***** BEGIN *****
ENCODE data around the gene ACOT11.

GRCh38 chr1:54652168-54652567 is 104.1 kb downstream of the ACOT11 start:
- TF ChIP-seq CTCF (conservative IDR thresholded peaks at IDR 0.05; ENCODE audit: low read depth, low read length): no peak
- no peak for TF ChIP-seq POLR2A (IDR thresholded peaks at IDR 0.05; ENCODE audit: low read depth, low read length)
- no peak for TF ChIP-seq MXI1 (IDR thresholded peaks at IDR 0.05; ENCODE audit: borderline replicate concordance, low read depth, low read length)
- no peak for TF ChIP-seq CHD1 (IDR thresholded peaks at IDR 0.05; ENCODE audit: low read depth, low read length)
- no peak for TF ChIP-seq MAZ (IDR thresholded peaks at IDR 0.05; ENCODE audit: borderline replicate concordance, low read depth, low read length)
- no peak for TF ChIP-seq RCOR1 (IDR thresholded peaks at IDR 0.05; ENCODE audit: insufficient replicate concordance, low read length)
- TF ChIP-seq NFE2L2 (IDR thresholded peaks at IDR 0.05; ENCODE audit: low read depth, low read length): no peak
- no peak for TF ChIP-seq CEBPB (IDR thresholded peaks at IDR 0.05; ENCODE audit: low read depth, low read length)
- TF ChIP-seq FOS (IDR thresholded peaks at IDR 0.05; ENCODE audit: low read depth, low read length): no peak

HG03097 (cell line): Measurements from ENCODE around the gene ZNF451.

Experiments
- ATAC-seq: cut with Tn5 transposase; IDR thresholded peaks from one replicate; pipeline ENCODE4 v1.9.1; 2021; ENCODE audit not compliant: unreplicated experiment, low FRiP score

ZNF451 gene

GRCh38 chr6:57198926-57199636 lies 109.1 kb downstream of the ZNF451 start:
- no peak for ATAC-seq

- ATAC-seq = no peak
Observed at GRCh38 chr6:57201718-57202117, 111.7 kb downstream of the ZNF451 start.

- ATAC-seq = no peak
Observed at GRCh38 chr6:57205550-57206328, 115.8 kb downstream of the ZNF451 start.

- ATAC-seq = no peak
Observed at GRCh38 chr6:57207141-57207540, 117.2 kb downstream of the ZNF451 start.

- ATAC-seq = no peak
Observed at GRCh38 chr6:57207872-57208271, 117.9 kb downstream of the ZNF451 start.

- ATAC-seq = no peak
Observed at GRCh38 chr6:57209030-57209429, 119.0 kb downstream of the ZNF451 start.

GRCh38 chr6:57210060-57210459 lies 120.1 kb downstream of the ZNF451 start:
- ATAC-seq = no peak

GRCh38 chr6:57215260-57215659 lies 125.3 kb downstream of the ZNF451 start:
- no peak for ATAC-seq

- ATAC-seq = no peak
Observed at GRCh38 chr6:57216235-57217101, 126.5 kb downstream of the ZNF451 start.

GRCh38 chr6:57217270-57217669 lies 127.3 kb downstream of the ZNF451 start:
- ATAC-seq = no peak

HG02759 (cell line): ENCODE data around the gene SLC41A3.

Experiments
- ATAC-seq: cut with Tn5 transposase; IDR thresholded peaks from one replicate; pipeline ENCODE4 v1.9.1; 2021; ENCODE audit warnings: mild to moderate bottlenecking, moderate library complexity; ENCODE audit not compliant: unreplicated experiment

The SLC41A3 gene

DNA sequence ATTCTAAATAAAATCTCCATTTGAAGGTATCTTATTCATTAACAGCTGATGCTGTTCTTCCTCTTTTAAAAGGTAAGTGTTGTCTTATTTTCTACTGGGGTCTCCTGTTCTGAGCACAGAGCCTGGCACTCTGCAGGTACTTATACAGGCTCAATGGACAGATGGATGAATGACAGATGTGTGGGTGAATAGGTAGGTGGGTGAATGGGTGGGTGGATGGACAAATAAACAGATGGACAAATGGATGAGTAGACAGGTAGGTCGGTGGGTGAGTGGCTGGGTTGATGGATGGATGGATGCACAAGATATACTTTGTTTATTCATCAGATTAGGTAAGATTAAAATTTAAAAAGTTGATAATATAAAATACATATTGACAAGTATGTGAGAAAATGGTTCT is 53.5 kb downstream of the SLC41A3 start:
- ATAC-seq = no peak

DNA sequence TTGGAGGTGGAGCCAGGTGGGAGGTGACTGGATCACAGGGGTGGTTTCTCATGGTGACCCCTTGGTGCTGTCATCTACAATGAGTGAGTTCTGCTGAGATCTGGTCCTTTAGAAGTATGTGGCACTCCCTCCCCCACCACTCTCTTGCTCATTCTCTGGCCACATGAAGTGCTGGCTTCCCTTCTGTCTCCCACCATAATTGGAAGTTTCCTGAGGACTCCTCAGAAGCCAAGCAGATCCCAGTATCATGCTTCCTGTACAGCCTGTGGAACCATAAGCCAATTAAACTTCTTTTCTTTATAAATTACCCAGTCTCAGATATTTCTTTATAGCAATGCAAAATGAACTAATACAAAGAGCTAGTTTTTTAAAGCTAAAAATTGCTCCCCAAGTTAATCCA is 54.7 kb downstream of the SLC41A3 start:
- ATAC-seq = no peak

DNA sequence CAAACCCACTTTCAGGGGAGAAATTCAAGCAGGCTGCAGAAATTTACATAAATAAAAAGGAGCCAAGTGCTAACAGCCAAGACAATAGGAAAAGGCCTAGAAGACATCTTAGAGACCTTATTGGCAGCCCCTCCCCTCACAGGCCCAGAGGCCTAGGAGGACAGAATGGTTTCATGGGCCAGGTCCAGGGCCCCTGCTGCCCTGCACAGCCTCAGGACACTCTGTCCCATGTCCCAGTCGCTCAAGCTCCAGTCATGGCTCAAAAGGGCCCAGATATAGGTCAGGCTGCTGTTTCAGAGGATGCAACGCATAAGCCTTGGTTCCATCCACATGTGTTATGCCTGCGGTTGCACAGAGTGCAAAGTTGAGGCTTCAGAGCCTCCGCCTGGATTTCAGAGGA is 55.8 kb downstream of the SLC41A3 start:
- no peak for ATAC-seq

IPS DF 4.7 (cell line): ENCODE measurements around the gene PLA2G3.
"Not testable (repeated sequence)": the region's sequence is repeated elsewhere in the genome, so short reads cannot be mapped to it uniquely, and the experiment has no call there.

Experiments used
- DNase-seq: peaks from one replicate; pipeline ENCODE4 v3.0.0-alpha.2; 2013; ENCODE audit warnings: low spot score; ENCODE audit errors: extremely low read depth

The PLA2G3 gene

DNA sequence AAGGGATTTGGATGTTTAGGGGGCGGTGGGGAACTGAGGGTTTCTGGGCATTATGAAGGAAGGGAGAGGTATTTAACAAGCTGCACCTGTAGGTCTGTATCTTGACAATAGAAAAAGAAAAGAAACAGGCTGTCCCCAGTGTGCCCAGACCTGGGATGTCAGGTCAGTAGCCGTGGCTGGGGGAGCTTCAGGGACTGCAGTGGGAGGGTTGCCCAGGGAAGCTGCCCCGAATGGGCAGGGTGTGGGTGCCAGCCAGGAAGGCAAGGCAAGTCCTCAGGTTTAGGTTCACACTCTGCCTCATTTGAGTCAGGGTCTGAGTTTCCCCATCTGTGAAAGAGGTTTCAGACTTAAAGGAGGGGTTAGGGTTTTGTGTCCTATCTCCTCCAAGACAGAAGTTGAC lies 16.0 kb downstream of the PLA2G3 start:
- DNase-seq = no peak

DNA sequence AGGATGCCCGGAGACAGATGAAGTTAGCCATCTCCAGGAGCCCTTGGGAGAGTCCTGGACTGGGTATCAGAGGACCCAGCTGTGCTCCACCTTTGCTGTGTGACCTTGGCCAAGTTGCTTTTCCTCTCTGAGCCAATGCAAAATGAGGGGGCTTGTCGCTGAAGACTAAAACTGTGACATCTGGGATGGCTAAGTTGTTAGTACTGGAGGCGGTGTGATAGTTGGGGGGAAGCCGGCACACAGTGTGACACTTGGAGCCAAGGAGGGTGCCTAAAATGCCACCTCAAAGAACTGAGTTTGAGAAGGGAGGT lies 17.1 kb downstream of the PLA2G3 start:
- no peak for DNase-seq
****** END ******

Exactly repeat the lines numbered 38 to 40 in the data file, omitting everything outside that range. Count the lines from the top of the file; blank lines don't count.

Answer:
- ATAC-seq: cut with Tn5 transposase; IDR thresholded peaks from one replicate; pipeline ENCODE4 v1.9.1; 2021; ENCODE audit warnings: mild to moderate bottlenecking, moderate library complexity; ENCODE audit not compliant: unreplicated experiment

The SLC41A3 gene

DNA sequence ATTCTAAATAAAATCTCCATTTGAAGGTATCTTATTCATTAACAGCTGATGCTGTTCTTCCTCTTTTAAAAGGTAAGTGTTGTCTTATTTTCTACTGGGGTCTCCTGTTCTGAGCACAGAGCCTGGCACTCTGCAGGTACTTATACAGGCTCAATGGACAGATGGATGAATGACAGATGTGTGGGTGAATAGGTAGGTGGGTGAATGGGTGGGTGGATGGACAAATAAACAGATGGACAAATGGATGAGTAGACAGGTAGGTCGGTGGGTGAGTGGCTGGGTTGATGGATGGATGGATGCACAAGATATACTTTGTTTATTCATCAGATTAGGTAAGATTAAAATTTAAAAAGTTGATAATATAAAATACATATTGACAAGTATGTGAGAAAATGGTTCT is 53.5 kb downstream of the SLC41A3 start: